Hasbrouck and the Rose
Hasbrouck was there and so were Bill
And Smollet Smith the poet, and Ames was there.
After his thirteenth drink, the burning Smith,
Raising his fourteenth trembling in the air,
Said, ‘Drink with me, Bill, drink up to the Rose.’
But Hasbrouck laughed like old men in a myth,
Inquiring, ‘Smollet, are you drunk? What rose?’
And Smollet said, ‘I drunk? It may be so;
Which comes from brooding on the flower, the flower
I mean toward which mad hour by hour
I travel brokenly; and I shall know,
With Hermes and the alchemists—but, hell,
What use is it talking that way to you?
Hard-boiled, unbroken egg, what can you care
For the enfolded passion of the Rose?’
Then Hasbrouck’s voice rang like an icy bell:
‘Arcane romantic flower, meaning what?
Do you know what it meant? Do I?
We do not know.
Unfolding pungent Rose, the glowing bath
Of ecstasy and clear forgetfulness;
Closing and secret bud one might achieve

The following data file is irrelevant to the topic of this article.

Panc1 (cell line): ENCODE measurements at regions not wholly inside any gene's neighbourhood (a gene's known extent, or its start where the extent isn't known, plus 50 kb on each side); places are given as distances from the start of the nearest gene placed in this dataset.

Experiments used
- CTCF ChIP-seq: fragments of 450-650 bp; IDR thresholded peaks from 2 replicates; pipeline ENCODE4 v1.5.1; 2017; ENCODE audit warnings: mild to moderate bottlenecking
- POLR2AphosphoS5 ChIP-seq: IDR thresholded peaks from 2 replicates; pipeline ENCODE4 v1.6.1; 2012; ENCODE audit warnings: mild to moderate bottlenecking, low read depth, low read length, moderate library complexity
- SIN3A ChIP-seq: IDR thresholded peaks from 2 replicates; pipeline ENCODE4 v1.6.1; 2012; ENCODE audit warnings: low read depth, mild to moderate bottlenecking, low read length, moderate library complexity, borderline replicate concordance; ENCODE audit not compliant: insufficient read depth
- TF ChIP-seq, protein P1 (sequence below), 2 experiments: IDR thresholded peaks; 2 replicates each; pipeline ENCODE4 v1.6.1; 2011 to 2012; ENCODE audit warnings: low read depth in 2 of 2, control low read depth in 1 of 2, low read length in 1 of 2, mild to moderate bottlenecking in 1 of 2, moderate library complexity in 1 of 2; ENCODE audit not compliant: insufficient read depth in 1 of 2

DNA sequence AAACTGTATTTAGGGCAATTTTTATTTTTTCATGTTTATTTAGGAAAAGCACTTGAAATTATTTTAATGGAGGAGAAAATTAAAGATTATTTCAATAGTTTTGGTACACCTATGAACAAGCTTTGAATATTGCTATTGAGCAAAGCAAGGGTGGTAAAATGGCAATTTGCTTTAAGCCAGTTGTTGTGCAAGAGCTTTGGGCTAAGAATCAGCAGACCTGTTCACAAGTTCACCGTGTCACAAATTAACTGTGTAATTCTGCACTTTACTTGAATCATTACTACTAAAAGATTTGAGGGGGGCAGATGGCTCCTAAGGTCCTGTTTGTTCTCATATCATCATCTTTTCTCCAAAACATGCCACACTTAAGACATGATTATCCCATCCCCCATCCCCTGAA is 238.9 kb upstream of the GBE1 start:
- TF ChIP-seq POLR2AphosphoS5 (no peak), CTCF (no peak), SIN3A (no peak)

By long debauchery—
Except that I have eaten it, and so
There is no call for further lunacy.
In Springfield, Massachusetts, I devoured
The mystic, the improbable, the Rose.
For two nights and a day, rose and rosette
And petal after petal and the heart,
I had my banquet by the beams
Of four electric stars which shone
Weakly into my room, for there,
Drowning their light and gleaming at my side,
Was the incarnate star
Whose body bore the stigma of the Rose.
And that is all I know about the flower;
I have eaten it—it has disappeared.
There is no Rose.’
Young Smollet Smith let fall his glass; he said,
‘O Jesus, Hasbrouck, am I drunk or dead?’
By Phelps Putnam, from The Oxford Book of American Verse, Oxford University Press, New York (third printing, 1952).
DG found this poem, one of his favourites, at a lovely blog site called Recently Banned Literature by William Michaelian.